Home.

A caution pertaining to Cayley tables. Below are two ordinary Latin squares, the same except that the rows have been rearranged. For most combinatorical purposes, the two squares would be regarded as essentially the same thing.

Latin square 1
acdb
dbac
bdca
cabd
 
Latin square 2
cabd
acdb
dbac
bdca

Below, each of these Latin squares has been installed as the body of the Cayley table for a binary quasigroup:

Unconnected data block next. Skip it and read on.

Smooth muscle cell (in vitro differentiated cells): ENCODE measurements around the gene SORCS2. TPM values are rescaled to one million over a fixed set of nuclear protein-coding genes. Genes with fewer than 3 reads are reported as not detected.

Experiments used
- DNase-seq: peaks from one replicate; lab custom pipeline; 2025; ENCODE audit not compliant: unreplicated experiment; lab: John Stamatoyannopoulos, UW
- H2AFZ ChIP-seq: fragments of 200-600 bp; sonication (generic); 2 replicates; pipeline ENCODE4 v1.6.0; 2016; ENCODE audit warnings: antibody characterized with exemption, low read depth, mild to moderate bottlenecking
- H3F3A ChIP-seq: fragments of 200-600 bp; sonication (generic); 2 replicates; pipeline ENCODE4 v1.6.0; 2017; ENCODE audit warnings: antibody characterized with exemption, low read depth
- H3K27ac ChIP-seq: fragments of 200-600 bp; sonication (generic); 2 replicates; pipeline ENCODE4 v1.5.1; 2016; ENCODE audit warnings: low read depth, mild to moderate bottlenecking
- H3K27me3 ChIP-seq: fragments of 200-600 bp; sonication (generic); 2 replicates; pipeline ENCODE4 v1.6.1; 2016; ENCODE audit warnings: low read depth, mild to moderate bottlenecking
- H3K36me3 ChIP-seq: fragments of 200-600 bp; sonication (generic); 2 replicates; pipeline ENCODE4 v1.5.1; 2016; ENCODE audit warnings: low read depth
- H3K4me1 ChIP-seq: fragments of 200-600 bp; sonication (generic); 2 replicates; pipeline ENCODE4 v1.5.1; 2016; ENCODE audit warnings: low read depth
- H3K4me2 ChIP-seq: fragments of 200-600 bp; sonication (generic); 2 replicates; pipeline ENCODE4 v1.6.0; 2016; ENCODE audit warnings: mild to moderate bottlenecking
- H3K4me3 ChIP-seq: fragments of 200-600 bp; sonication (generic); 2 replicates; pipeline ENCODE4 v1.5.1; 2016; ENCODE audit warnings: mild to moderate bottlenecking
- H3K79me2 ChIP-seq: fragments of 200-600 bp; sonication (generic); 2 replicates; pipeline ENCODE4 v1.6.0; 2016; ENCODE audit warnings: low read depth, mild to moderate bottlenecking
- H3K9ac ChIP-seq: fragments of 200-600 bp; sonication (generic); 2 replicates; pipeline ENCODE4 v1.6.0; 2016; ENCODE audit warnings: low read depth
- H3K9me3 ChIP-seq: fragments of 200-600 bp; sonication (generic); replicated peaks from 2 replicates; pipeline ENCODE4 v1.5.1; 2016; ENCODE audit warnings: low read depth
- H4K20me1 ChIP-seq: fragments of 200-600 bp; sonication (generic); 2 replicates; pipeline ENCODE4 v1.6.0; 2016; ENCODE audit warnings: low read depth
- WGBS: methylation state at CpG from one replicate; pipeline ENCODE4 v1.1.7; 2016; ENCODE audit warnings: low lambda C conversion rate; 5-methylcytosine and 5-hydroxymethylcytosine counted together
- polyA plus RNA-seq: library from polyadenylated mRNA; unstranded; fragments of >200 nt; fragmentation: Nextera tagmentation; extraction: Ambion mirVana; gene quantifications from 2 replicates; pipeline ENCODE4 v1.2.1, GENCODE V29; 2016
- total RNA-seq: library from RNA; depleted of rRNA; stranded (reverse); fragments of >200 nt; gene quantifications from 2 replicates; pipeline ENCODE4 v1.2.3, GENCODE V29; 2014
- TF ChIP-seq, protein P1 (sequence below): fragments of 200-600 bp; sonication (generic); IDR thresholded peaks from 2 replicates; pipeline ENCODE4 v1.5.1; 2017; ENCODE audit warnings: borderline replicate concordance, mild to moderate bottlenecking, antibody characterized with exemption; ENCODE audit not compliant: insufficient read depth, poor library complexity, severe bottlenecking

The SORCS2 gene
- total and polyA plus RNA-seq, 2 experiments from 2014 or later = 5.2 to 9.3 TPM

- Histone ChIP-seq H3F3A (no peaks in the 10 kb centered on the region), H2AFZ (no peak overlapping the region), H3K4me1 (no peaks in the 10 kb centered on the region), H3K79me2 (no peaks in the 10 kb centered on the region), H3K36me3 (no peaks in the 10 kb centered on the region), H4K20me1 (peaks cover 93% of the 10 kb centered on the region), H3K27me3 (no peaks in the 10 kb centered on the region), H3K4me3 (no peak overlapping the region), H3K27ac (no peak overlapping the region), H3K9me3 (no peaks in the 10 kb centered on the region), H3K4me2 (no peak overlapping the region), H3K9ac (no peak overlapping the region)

F = 4::91
from
Latin square 1
second input
abcd
first inputa ac db
b db ac
c bd ca
d ca bd
 
G = 4::292
from
Latin square 2
second input
abcd
first inputa ca bd
b ac db
c db ac
d bd ca

For all p, observe that F (p, p) = p, while by contrast G (p, p) ≠ p. With the loss of idempotence, F and G would be deemed non-isomorphic for virtually all algebraic purposes, even though they are based on equivalent Latin squares. What happened? The outputs of the operations were changed, but not the inputs, resulting in an inconsistency.

The same principle naturally applies to Latin cubes and ternary quasigroups.